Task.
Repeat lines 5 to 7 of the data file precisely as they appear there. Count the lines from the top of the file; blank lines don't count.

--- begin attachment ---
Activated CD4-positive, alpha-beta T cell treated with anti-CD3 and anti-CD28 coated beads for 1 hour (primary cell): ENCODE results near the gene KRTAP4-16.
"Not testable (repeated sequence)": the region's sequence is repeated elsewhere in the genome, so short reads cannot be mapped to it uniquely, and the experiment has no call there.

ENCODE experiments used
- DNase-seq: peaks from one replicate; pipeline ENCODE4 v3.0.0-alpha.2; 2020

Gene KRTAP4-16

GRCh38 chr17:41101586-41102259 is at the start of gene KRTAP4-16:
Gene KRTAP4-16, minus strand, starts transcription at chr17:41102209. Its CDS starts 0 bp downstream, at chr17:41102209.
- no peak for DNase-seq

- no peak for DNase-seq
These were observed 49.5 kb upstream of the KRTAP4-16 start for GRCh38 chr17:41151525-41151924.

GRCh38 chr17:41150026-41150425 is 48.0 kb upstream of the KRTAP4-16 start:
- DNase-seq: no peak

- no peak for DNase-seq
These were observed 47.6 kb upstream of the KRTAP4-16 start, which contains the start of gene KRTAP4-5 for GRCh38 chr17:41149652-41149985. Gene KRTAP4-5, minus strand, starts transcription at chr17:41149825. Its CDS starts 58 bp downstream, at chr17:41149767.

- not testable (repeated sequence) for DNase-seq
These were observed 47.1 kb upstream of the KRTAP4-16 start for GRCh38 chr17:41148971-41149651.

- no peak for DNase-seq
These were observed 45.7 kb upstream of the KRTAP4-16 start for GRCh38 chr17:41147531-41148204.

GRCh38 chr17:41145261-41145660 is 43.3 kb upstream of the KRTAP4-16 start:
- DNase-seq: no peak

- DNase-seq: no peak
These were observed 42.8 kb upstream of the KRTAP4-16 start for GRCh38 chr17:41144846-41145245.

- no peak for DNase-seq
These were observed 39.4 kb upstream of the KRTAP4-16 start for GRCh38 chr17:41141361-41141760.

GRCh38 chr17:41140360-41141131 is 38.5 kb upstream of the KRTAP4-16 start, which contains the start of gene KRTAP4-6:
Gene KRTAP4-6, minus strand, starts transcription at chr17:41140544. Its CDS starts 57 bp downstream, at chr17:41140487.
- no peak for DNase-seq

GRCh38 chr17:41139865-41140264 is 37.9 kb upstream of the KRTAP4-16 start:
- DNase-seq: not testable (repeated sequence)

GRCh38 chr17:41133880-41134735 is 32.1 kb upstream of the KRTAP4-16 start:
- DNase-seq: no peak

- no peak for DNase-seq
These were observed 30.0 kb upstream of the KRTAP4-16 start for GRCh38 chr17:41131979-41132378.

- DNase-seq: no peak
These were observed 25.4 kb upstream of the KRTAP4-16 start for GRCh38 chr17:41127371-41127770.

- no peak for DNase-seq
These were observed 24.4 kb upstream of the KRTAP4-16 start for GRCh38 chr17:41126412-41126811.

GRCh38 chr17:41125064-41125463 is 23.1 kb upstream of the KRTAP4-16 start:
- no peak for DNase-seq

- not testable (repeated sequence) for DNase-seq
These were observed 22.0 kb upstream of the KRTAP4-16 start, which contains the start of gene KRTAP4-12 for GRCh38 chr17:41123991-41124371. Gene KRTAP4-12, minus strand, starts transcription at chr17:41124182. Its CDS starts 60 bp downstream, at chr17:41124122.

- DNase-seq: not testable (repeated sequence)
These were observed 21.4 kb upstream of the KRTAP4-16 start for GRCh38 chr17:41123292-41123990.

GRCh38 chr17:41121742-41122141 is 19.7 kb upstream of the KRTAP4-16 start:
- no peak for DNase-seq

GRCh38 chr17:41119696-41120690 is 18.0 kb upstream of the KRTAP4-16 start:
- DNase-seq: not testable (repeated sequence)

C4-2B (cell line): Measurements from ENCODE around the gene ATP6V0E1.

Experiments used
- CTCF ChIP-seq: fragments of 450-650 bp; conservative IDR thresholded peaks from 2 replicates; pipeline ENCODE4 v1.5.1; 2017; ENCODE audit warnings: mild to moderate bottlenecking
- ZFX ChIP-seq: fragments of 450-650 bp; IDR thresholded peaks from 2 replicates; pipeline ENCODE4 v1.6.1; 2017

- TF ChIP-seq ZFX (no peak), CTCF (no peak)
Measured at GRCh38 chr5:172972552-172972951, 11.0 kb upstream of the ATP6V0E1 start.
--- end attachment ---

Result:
Gene KRTAP4-16

GRCh38 chr17:41101586-41102259 is at the start of gene KRTAP4-16:
Gene KRTAP4-16, minus strand, starts transcription at chr17:41102209. Its CDS starts 0 bp downstream, at chr17:41102209.